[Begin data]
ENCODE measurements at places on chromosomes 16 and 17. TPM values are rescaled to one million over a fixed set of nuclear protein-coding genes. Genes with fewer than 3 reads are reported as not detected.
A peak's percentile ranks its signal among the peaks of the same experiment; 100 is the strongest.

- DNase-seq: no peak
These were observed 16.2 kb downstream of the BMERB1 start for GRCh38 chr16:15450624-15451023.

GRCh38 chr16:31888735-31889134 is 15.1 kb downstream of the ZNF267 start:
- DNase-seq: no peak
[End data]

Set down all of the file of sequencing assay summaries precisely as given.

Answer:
ENCODE measurements at places on chromosomes 16 and 17. TPM values are rescaled to one million over a fixed set of nuclear protein-coding genes. Genes with fewer than 3 reads are reported as not detected.
A peak's percentile ranks its signal among the peaks of the same experiment; 100 is the strongest.

- DNase-seq: no peak
These were observed 16.2 kb downstream of the BMERB1 start for GRCh38 chr16:15450624-15451023.

GRCh38 chr16:31888735-31889134 is 15.1 kb downstream of the ZNF267 start:
- DNase-seq: no peak